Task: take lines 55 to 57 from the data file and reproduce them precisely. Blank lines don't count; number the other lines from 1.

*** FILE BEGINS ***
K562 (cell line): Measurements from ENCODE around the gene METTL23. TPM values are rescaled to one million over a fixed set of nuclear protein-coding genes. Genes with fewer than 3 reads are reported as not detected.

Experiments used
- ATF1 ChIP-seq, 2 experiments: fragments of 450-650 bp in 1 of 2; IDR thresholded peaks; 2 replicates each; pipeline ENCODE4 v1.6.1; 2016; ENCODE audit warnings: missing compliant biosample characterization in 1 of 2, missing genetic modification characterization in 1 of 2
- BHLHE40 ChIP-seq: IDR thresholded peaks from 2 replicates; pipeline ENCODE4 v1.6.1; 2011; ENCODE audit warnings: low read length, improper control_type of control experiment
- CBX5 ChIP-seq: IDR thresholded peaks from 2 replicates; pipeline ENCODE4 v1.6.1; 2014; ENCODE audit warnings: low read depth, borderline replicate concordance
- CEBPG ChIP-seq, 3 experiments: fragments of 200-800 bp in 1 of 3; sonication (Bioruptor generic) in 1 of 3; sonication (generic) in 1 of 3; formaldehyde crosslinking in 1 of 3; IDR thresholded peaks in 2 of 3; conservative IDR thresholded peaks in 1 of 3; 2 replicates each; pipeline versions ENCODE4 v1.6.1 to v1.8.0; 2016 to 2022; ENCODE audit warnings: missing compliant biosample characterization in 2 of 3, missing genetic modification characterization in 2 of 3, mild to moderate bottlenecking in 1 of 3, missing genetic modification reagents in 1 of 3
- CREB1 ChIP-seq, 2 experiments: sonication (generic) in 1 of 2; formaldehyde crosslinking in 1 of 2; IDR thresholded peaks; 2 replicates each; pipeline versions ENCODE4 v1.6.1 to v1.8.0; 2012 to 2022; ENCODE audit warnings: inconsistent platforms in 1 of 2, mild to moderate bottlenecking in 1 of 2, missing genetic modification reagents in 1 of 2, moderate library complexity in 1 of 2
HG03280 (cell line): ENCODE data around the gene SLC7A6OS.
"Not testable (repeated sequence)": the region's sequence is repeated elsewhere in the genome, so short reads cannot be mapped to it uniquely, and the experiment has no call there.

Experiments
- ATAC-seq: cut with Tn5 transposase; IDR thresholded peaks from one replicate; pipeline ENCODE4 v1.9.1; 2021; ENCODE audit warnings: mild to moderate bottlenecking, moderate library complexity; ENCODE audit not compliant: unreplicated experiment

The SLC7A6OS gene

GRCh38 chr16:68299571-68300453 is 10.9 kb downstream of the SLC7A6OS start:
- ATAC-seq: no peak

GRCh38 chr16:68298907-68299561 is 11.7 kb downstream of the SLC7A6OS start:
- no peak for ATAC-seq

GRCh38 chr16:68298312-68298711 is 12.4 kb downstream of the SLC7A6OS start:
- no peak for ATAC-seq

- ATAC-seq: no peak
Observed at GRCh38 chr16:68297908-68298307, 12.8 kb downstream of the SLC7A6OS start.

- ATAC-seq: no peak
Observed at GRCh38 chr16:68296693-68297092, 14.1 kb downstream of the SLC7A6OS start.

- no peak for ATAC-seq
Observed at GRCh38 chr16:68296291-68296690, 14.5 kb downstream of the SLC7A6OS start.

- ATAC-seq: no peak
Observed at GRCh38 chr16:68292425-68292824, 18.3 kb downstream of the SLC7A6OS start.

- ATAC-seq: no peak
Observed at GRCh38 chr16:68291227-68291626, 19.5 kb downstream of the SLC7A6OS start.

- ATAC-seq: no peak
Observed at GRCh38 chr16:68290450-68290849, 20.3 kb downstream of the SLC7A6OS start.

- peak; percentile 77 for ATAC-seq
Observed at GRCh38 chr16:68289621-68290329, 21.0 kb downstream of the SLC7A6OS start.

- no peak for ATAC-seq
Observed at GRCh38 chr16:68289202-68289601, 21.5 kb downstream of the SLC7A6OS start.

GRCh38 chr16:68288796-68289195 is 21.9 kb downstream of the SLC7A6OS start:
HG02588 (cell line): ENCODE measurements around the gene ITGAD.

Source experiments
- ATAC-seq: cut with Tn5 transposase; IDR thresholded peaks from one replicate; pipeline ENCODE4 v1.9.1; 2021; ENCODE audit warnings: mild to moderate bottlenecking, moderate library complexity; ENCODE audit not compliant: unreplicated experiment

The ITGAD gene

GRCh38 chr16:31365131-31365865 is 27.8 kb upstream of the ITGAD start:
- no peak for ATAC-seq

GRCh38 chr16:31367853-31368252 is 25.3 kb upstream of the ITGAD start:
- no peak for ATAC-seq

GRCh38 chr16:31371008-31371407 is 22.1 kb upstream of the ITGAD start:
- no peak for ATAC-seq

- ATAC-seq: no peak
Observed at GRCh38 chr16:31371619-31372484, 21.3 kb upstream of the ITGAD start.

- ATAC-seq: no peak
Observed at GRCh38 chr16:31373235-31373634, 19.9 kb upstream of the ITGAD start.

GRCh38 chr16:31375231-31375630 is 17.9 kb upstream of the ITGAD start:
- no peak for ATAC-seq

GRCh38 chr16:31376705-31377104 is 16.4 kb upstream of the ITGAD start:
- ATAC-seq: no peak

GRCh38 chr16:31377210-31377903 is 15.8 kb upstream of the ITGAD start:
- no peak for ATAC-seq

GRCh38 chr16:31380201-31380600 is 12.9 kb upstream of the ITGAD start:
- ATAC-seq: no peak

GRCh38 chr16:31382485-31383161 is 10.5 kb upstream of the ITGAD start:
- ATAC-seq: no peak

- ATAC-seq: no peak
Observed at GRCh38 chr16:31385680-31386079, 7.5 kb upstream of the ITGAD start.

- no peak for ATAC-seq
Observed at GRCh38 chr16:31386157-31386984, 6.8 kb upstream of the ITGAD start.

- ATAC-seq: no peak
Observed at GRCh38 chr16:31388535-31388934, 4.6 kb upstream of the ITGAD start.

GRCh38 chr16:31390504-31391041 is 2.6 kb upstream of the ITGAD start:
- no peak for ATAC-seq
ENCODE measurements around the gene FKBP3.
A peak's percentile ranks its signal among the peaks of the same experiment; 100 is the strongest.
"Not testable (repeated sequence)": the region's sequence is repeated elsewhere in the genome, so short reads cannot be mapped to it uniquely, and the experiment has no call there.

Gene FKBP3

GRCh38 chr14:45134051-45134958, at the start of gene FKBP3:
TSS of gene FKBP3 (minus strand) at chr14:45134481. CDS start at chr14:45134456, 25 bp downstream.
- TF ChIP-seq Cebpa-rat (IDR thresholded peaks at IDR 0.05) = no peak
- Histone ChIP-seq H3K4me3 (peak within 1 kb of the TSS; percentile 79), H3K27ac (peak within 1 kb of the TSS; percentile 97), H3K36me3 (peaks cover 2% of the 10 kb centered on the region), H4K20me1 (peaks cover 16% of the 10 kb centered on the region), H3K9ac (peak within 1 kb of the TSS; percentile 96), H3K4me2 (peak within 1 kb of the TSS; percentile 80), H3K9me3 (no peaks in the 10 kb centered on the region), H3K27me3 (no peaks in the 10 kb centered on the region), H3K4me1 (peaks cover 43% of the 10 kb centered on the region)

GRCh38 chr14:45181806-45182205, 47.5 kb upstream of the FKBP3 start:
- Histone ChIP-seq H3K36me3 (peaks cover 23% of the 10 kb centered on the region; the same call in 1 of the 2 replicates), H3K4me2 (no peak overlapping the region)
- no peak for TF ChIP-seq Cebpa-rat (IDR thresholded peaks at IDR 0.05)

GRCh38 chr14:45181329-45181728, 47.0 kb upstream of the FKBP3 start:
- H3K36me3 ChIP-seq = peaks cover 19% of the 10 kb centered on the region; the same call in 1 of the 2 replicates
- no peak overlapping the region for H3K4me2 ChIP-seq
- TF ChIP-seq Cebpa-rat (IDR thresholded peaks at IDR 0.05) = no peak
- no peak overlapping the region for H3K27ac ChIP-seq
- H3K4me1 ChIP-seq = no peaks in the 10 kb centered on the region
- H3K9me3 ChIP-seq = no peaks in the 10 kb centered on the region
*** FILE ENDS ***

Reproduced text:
- no peak for ATAC-seq

GRCh38 chr16:31380201-31380600 is 12.9 kb upstream of the ITGAD start:
- ATAC-seq: no peak